Let's say you have a couple of guest musicians coming in, so you have more musicians on stage than controllers at hand. No problem: you can simply add a Wi-Fi hotspot and the rest of the musicians simply use the KLANG: app in the same way that they are used to.

The KLANG: app and KLANG: kontroller can happily live side by side in different mixes, but they can also be connected to the same mix in case a musician prefers to manage the levels on the KLANG: kontroller’s tactile interface, but would prefer the placement of the signals to be on a touchscreen.

If used with a DiGiCo console, it’s exactly the same workflow:

“We can just add a DMI Dante as well as a DMI-KLANG, and the rest of the setup is completely unchanged,” said Kamp. “Of course, the same thing is possible with a KLANG: fabrik. We could use MADI for the inputs to fabrik and the Dante port of fabrik to connect it to the rest of the system, including our controllers. The same thing is true for KLANG: vier.”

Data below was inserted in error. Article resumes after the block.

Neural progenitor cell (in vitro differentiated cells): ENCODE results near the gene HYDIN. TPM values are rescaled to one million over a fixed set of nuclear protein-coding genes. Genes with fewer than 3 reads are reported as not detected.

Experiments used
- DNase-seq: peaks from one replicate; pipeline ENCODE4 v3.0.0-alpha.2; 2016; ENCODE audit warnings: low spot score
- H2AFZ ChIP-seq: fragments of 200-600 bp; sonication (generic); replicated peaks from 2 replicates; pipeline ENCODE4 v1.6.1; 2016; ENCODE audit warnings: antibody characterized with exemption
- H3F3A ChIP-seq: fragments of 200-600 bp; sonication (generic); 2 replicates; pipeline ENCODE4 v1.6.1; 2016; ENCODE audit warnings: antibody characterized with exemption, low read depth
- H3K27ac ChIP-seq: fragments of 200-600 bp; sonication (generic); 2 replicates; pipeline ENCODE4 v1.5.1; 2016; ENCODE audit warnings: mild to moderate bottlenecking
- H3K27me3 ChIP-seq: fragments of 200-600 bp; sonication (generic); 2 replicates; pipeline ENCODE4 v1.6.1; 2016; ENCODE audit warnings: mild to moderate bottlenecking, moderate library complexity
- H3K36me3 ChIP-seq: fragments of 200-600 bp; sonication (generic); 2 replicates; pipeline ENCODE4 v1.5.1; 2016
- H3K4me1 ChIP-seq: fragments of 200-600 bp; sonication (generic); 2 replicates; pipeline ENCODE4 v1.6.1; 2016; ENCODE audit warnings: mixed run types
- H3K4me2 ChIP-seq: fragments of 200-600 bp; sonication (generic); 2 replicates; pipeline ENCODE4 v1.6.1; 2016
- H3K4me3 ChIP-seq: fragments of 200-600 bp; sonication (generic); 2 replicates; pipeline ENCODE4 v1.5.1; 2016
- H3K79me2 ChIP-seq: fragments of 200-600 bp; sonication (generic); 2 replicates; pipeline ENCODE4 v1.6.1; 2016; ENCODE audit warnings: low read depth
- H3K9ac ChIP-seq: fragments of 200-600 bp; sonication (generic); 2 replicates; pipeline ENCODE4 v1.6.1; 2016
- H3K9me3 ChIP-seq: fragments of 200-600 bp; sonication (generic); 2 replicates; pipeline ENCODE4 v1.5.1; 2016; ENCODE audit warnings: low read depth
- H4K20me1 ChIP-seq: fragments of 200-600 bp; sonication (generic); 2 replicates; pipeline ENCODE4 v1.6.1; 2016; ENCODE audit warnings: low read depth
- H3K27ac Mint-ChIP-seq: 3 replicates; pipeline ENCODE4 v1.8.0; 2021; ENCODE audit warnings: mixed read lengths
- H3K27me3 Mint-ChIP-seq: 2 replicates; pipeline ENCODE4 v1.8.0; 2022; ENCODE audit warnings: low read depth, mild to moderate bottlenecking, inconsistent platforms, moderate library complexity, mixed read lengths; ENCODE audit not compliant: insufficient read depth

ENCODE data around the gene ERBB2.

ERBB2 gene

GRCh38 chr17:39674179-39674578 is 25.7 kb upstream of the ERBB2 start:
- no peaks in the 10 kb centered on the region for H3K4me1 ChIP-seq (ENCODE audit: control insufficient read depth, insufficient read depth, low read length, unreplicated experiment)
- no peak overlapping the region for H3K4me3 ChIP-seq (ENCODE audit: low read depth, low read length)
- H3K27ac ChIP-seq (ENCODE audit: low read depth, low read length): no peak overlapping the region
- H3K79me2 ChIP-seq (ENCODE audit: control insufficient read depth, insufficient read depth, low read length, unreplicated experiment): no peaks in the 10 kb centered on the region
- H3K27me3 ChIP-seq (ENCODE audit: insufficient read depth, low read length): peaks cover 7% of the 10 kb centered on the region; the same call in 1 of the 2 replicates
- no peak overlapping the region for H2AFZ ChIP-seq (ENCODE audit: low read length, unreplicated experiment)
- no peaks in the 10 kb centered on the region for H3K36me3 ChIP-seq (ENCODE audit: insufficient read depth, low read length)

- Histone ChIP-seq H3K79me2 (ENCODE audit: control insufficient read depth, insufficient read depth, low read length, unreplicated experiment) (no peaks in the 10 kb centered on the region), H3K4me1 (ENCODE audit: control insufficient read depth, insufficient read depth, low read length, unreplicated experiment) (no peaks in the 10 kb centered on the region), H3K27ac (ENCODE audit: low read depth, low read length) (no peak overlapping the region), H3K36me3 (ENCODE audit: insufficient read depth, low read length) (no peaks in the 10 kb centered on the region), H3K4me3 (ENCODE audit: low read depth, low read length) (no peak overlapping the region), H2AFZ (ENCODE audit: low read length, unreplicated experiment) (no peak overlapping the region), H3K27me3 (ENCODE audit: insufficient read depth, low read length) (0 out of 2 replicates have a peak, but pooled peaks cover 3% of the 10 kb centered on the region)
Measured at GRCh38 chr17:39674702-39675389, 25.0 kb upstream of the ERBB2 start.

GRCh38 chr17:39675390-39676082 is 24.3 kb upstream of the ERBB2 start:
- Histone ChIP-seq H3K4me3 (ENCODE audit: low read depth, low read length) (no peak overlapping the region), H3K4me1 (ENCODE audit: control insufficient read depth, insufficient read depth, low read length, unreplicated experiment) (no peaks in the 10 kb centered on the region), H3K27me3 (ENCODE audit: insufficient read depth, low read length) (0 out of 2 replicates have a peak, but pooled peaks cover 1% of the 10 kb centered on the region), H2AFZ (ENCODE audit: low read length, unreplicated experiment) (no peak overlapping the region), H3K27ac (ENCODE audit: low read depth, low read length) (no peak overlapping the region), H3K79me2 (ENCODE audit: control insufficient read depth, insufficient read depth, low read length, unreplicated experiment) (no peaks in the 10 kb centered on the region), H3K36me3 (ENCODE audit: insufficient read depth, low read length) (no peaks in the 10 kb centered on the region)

Kamp says that if someone is using a console not made by DiGiCO, it's not an issue.

“You can use KLANG: fabrik, KLANG: vier, or even a DMI-KLANG housed in an Orange Box to connect it to any mixer out there. The rest of the system, again, is unchanged and you can use your controllers in all kinds of situations.”

Recording Studios

Interestingly, KLANG: Kontroller can be used in the recording studio.

“For studio recordings, is as important – if not even more important – for musicians to have a perfect in-ear mix and a binaural in-ear mix that protects their hearing,” said Kamp.

“It gives them more transparency and it's more relaxing for the brain – especially for long recording sessions, so KLANG: kontroller is a perfect tool for studio recording sessions. You simply connect your audio interface with your KLANG processor of choice, and the rest of the setup is exactly the same way as I described before. If you're using a KLANG: fabrik, you can even use the outputs of your audio interface to feed the KLANG system with audio – super simple!”